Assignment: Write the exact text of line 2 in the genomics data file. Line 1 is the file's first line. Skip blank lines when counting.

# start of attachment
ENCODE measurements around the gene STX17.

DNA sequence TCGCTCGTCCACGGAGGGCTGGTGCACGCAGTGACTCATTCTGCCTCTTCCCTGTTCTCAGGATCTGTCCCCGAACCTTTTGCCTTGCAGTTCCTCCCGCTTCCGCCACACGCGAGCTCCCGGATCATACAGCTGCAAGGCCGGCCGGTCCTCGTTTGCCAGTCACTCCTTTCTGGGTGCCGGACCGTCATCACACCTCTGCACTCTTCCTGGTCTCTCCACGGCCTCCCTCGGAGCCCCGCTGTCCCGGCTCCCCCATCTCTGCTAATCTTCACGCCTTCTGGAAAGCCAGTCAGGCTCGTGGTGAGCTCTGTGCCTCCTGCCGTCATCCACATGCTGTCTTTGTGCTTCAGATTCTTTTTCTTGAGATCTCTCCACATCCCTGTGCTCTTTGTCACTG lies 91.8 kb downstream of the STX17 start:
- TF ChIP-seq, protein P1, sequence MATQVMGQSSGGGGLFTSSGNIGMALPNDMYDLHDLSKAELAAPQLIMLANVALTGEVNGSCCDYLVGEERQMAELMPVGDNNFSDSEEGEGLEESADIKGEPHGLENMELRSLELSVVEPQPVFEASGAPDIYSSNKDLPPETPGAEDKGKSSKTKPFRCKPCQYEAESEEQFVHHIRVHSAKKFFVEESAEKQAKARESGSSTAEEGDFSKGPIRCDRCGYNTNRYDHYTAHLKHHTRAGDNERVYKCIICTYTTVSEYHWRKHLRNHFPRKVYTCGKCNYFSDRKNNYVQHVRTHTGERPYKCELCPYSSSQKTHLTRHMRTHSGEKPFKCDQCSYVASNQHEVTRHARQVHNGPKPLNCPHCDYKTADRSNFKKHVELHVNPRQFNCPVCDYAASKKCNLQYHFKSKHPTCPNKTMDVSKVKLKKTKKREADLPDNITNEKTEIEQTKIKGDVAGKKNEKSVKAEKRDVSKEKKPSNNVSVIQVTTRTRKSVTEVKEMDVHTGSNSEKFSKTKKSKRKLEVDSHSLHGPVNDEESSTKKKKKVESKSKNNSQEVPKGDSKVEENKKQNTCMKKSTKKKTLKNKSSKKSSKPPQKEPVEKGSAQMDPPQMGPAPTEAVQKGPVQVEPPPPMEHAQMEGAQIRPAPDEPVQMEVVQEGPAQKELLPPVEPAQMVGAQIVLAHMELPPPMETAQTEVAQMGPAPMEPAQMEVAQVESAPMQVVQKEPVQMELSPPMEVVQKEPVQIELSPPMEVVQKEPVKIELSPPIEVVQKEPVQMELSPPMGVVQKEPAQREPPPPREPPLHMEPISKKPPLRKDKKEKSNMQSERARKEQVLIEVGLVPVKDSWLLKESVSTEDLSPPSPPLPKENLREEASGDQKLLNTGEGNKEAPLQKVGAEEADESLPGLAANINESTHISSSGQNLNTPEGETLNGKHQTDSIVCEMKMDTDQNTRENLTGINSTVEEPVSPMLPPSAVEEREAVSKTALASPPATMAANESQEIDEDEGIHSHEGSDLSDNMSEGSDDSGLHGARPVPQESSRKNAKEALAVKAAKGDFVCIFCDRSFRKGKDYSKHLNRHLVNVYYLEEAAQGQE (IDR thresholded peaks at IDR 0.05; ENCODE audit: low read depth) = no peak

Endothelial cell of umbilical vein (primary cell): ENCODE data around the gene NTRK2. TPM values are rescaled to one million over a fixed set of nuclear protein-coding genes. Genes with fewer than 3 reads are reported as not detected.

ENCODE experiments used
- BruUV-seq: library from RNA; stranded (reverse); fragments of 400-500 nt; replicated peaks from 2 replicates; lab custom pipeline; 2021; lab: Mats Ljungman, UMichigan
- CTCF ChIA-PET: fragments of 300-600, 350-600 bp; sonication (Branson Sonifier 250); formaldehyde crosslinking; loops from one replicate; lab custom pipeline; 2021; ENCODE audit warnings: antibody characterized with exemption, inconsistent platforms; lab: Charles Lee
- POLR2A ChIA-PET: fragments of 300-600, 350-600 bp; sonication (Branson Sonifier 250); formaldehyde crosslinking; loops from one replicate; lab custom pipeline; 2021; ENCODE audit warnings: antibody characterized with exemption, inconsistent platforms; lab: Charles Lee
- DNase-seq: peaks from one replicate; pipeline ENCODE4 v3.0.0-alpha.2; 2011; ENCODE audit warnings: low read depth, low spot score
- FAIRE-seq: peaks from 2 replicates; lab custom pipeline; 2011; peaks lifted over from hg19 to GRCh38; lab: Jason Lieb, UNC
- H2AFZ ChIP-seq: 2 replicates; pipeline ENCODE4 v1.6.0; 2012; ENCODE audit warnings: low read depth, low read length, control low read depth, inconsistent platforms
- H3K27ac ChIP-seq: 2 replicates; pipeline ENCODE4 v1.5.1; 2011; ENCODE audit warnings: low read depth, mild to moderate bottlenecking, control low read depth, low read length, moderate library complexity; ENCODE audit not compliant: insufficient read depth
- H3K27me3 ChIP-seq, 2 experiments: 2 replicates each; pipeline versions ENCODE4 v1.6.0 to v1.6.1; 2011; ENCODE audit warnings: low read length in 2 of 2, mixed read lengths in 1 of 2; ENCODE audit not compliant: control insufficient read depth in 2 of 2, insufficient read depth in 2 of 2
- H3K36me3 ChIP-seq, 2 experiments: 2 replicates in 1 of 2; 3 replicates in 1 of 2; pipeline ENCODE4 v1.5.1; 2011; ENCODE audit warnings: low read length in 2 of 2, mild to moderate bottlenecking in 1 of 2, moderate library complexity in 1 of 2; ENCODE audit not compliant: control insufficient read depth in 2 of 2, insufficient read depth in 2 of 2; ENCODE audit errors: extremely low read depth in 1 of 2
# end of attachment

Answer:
DNA sequence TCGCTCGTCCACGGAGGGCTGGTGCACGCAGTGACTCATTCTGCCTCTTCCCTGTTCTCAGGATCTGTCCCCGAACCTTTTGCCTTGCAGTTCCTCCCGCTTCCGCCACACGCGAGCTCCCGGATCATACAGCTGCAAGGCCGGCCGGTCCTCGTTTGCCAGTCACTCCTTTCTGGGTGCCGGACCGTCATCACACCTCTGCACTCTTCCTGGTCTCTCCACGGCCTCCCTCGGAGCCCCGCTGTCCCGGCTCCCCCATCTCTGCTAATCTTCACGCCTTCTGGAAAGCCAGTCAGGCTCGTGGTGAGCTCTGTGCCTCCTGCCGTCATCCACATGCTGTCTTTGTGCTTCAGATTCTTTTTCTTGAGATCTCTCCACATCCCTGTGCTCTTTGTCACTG lies 91.8 kb downstream of the STX17 start: